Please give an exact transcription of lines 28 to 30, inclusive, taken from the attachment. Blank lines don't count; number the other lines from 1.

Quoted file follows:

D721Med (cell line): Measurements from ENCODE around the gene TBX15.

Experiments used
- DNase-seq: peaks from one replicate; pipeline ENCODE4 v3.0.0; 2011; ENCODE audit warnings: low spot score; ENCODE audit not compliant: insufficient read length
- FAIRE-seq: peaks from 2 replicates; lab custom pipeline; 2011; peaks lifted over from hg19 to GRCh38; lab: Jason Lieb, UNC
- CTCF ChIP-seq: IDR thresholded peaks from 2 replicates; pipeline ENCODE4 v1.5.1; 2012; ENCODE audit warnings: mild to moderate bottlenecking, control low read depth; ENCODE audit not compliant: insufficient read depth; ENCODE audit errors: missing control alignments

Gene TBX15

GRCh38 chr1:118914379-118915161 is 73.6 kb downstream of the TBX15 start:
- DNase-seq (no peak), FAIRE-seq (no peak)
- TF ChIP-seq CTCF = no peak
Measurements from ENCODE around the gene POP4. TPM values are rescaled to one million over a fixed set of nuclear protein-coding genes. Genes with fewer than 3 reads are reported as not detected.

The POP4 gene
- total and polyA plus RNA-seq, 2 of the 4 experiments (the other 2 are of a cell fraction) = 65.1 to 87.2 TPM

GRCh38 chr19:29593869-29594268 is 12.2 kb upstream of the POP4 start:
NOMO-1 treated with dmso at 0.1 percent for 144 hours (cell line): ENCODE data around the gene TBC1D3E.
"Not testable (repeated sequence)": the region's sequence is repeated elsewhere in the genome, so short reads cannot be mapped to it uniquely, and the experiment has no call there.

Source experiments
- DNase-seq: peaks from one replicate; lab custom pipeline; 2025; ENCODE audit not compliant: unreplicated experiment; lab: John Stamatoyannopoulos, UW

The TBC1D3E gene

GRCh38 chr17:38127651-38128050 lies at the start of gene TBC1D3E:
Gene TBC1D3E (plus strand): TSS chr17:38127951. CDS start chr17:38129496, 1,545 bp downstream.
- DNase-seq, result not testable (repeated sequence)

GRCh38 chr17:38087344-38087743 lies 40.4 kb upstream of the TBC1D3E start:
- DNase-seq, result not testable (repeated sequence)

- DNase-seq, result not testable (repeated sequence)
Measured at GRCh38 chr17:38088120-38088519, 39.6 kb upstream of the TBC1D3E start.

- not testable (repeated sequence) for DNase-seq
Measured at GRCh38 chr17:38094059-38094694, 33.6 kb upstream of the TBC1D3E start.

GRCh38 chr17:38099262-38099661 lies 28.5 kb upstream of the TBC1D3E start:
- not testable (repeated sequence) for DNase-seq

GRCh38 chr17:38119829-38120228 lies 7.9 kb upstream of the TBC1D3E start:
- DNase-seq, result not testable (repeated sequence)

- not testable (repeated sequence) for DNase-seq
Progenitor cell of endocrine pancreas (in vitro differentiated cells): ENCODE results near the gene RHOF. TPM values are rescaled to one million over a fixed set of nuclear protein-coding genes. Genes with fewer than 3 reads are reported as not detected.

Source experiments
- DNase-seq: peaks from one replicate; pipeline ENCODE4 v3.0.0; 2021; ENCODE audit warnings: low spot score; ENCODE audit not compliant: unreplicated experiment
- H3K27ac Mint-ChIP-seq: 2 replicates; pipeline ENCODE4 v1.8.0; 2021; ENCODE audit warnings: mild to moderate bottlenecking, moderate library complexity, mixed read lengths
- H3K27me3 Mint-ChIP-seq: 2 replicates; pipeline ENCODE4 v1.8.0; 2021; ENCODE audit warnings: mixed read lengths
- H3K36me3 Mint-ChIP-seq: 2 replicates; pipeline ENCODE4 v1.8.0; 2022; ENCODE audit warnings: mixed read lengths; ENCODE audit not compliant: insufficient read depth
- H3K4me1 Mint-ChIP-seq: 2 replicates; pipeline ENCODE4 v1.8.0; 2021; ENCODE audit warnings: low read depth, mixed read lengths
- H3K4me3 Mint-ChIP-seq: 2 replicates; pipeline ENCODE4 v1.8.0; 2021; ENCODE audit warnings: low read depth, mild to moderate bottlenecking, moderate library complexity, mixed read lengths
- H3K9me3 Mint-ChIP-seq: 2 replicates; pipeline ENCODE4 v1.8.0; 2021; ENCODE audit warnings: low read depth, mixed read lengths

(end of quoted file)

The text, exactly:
GRCh38 chr17:38099262-38099661 lies 28.5 kb upstream of the TBC1D3E start:
- not testable (repeated sequence) for DNase-seq

GRCh38 chr17:38119829-38120228 lies 7.9 kb upstream of the TBC1D3E start: